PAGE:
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The city cares about parkland

Posted: September 11, 2008 10:29 p.m.
Updated: November 13, 2008 5:00 a.m.
 

Recently, questions have come up about the city's efforts to expand public parkland and how this effort is related to the One Valley, One Vision joint city/county general plan update.

Since incorporation, one of the top goals that the Santa Clarita City Council has been to continuously and aggressively pursue the addition of public parks in order to eliminate the existing parkland deficit.

This "parkland deficit" is derived by comparing the city's active park space compared to its population. At incorporation in 1987, the city had only 57 acres of active parkland, or based on the population, just .54 acres per 1,000 residents.

The National Parks and Recreation Association and park experts have established a "5 acres/1,000 standard" as the appropriate standard for a community like ours.

Over the last two decades of cityhood, the Santa Clarita City Council has added the beautiful 80-acre Central Park, the 20-acre sports complex with its aquatic center, activity center, skatepark and gymnasium; Pamplico Park in Saugus, Creekview Park in Newhall and Todd Longshore Park in Canyon Country, to name just a few of the additions to the city's list of parks.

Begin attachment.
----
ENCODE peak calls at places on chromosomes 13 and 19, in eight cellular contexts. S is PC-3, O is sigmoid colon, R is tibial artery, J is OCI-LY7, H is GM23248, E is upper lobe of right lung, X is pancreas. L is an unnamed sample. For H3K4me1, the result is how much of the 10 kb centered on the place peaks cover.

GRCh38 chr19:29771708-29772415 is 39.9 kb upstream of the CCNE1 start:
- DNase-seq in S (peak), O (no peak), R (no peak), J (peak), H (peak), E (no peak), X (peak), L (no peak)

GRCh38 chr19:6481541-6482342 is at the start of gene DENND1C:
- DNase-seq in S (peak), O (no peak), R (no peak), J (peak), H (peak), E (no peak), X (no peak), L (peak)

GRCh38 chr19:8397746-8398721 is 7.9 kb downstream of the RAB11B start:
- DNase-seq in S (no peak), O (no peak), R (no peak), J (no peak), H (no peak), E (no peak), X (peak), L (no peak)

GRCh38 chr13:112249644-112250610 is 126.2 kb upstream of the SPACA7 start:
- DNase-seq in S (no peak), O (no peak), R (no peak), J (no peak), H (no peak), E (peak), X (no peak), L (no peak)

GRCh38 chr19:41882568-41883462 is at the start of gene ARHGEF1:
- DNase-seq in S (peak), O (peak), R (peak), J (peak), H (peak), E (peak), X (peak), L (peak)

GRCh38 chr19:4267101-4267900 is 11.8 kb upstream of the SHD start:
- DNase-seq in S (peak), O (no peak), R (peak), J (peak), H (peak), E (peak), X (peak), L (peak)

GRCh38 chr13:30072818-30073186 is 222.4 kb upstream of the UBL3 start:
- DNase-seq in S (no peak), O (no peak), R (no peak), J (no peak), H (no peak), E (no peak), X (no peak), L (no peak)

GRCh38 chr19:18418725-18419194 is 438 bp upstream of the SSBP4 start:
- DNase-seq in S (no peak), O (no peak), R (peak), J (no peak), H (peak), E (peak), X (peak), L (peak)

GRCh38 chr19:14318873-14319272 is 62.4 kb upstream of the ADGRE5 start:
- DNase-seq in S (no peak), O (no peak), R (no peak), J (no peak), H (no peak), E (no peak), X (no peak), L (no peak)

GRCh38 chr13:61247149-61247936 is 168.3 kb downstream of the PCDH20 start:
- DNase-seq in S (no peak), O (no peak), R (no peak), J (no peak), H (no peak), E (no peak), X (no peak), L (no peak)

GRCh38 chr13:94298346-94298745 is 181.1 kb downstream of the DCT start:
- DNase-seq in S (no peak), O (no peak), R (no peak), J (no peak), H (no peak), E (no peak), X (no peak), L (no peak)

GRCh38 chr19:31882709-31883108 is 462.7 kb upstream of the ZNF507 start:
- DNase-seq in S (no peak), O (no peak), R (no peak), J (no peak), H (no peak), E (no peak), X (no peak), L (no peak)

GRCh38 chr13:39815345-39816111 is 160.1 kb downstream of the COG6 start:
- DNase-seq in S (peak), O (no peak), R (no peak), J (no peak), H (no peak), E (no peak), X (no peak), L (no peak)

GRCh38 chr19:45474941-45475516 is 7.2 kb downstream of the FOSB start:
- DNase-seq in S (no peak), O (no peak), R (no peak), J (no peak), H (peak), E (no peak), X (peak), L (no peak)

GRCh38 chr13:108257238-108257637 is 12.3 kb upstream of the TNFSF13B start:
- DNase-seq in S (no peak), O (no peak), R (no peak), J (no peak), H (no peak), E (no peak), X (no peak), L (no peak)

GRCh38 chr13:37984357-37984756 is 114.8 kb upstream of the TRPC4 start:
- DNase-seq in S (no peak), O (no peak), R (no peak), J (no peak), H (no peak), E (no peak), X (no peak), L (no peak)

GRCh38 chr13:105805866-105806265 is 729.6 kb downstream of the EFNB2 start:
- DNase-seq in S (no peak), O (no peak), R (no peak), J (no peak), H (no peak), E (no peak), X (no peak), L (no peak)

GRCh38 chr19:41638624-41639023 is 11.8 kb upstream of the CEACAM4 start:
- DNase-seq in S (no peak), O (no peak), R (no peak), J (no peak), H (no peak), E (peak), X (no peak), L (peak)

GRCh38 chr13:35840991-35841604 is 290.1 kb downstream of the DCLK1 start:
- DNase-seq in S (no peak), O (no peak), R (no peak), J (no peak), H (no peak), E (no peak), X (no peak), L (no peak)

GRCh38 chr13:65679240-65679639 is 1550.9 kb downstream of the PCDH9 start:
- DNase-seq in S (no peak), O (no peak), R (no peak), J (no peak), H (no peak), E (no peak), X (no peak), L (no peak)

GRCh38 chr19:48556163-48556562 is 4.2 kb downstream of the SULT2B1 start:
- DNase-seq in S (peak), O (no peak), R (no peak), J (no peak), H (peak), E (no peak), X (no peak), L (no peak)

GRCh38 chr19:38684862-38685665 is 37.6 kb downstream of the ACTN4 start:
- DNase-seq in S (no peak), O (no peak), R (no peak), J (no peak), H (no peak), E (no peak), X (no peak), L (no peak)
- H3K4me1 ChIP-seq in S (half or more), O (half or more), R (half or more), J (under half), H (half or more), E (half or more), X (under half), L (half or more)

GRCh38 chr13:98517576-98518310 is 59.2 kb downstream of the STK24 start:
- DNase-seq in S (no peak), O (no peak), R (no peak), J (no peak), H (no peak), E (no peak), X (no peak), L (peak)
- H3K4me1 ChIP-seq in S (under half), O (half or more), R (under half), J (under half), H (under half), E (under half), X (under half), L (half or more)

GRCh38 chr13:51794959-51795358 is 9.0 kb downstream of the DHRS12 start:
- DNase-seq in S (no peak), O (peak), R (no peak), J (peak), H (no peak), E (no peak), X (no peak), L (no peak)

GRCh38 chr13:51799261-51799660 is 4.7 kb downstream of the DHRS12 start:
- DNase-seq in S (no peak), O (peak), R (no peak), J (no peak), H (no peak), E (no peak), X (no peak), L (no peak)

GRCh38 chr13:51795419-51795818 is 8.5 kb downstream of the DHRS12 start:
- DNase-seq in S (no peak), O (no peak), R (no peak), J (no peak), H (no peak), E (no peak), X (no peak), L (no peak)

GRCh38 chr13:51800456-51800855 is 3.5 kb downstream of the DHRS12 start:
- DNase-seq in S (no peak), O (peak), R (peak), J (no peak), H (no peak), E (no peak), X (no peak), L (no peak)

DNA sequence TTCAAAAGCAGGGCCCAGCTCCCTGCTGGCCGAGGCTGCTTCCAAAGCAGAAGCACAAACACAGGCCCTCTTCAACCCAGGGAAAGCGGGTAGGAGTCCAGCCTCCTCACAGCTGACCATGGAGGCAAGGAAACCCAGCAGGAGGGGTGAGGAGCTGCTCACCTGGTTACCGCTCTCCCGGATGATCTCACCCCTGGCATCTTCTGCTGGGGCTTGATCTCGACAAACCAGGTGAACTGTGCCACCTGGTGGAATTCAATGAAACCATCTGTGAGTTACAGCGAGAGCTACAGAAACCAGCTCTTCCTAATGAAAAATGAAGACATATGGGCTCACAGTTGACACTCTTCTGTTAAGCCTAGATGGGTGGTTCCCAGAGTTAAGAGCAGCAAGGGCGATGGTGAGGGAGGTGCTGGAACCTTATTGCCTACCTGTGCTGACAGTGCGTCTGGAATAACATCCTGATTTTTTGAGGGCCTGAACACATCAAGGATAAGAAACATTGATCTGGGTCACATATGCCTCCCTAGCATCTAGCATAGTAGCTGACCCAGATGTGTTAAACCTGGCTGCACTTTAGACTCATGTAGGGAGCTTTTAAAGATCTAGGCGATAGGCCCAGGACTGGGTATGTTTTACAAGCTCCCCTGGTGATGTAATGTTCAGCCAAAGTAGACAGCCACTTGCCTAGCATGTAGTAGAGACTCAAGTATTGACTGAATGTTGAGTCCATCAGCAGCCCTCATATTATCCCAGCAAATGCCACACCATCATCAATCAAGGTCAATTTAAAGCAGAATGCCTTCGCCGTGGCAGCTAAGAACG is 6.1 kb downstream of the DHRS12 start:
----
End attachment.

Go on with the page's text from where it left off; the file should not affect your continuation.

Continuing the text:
In just two decades, the city's total parkland acreage has grown from 57 to more than 250 acres.
The city's General Plan, adopted in 1991, sets the parkland goal for the city at five acres per 1,000 residents. The current draft of the One Valley, One Vision General Plan update that is in the public review process maintains that same standard: "The city's General Plan standard will remain 5 acres per 1,000 in this General Plan update. ..."

The discussion that has been confusing is regarding a historical paragraph on a following page that references the Quimby Act, which allows cities to provide less than five acres of parkland per 1,000 residents.

But in the spring and summer of 2005, based on advice from the community, the Parks, Recreation and Community Services Commission and the Planning Commission, the City Council reaffirmed the five-acre goal and directed city staff to ask future developments to meet the General Plan standard of five acres per 1,000 for parkland.

This is the standard that the city expects and has been receiving for those who wish to develop within the city of Santa Clarita.

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